One to one...with David Buss

Professor of Psychology at the University of Texas at Austin. Includes web-only extras.

One inspiration
Charles Darwin, one of the most important scientists of all time, intrepid in his search for scientific truth.

One intriguing finding from evolutionary psychology
Error management biases. Due to the cost asymmetries of different types of errors (e.g. it’s more costly to miss one instance of detecting someone with homicidal intent than to be wrong in falsely attributing homicidal intent 100 times), the mind is biased and makes many errors of inference, but it’s adaptively biased.

One book that you think all psychologists should read

The Extended Phenotype, by Richard Dawkins.

One nugget of advice for aspiring psychologists

Every mentor, no matter how brilliant, has limitations. Multiple mentors allow one to learn different theoretical perspectives and different methodological skills.

One thing that you would change about psychology
The lack of education in the most important theory in the life sciences hobbles many psychologists. The field would advance at an explosive pace with greater education in evolutionary biology.

One regret
That I failed to take any courses in evolutionary biology while I was a student.

One little known Darwin fact
That Darwin noticed that he had a tendency to forget facts that were inconsistent with his theory (something most of us are apt to do), so he forced himself to write them down and confront them. This scientific habit led to one of his most important theories – the theory of sexual selection.

One cultural tip

I love the books of Vladimir Nabokov, especially from his Russian period: Laughter in the Dark; King, Queen, Knave; The Defense.

One proud moment
When Harvard University offered me my first academic post as Assistant Professor. Another occurred when the American Psychological Association honoured me with the Early Career Award for Scientific Contributions to Psychology. Both of these events helped to give me the confidence to pursue research I believed was truly important, starting with work on the strategies of human mating.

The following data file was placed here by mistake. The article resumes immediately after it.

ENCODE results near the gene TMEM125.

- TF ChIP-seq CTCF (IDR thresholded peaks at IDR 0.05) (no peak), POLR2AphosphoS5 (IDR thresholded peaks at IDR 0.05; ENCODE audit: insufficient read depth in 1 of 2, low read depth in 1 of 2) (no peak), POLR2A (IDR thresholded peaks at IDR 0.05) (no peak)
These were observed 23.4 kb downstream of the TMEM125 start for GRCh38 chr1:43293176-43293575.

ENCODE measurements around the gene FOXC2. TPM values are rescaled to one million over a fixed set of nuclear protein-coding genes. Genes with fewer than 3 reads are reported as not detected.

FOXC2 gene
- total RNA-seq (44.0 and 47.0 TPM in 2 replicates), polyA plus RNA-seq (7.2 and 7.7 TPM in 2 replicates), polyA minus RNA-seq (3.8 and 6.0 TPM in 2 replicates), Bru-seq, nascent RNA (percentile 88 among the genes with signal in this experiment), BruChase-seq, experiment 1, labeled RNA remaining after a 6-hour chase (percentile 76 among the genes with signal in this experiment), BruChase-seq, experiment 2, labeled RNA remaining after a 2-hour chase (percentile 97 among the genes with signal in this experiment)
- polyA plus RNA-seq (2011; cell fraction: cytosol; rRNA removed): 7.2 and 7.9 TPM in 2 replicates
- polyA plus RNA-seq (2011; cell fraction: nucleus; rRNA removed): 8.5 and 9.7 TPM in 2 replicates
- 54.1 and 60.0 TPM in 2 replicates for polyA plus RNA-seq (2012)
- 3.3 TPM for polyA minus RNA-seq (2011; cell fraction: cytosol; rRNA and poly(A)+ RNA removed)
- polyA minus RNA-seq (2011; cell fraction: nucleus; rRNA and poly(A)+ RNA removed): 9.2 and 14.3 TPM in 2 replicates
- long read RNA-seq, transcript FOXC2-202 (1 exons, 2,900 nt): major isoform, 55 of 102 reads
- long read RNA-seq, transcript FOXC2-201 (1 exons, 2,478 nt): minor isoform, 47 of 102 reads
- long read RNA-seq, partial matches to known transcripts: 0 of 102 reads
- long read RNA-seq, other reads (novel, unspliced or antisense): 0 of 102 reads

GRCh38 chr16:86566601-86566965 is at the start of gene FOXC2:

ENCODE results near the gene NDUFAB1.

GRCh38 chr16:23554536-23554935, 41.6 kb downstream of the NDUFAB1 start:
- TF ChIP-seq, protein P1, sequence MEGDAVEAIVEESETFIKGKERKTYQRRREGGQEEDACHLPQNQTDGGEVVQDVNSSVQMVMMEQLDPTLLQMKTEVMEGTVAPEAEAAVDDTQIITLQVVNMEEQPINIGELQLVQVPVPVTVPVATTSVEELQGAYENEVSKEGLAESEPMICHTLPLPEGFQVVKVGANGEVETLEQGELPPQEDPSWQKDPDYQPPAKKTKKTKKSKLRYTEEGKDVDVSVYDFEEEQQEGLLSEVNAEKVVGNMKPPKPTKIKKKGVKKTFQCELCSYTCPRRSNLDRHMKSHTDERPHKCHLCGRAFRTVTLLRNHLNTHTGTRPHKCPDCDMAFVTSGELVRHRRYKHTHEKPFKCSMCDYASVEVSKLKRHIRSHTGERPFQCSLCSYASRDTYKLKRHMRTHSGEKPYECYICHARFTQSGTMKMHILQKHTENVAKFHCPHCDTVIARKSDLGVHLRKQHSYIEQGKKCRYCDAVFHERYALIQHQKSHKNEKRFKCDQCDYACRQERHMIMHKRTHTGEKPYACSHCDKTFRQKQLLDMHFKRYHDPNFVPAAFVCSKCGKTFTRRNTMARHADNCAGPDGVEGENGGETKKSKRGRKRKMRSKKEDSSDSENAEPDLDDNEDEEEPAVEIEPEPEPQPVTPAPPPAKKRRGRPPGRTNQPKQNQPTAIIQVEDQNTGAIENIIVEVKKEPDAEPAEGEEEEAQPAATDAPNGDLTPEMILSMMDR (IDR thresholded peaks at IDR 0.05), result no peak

One thing that ‘organised psychology’ could do better
Provide more venues for interdisciplinary symposia and conferences.

One hero from psychology
Donald Symons. His book The Evolution of Human Sexuality provided the first major treatise on evolutionary psychology, albeit one that focuses on human sexuality rather than the broader field.

One problem that psychology should deal with
Confronting what I call ‘the dark side of human nature’.
I believe that, in addition to adaptations to cooperate and perform acts of altruism, humans also have adaptations to exploit other humans – what I call ‘exploitability adaptations’. These include adaptations
to cheat, rob, inflict violence, commit murder, and to sexually exploit others (and I believe that both men and women can be sexual exploiters).
A deep understanding of these dark components of human nature, and scientific knowledge of the social circumstances in which they become activated and implemented, will allow us to curtail the current harm they produce.

One more thought
I love the field of psychology. It’s a blessing that our society can afford to employ people who dedicate their lives to the study of human nature.

One moment that changed the course of your career
When in graduate school, I thought about switching professions to something more practical, such as industrial/ organisational psychology, since jobs in academia were so tight at the time. One of my mentors told me: ‘David, if you follow your true passions, I think things will work out for you.’ I decided to stay the course, and indeed my mentor turned out to be right.

One challenge you think psychology faces
Integrating the meta-theory of evolutionary psychology with each branch of psychology (social, developmental, personality, clinical, cognitive, neuroscience, etc.) to create a unified field of psychology.

One hope for the future
That it will embrace evolutionary psychology, if only to provide one additional layer of insight, one source of hypotheses, and a guide to important domains of inquiry.

One great thing that psychology has achieved
It has dethroned the notion that humans are rational information processors according to formal theories of logic, and replaced it with the view that humans are biased information processors (and I believe ‘adaptively biased’).

One resource
My book Evolutionary Psychology: The New Science of the Mind, first published in 1999 and now in a 2008 third edition, was the first true textbook on evolutionary psychology. It opened the door for many professors throughout the world to formalise courses in the subject.

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